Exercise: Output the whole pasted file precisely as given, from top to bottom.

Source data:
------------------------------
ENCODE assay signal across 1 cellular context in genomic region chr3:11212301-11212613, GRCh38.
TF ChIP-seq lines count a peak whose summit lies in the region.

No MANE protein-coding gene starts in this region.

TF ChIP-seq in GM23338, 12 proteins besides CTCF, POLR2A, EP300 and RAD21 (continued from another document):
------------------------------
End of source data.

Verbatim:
ENCODE assay signal across 1 cellular context in genomic region chr3:11212301-11212613, GRCh38.
TF ChIP-seq lines count a peak whose summit lies in the region.

No MANE protein-coding gene starts in this region.

TF ChIP-seq in GM23338, 12 proteins besides CTCF, POLR2A, EP300 and RAD21 (continued from another document):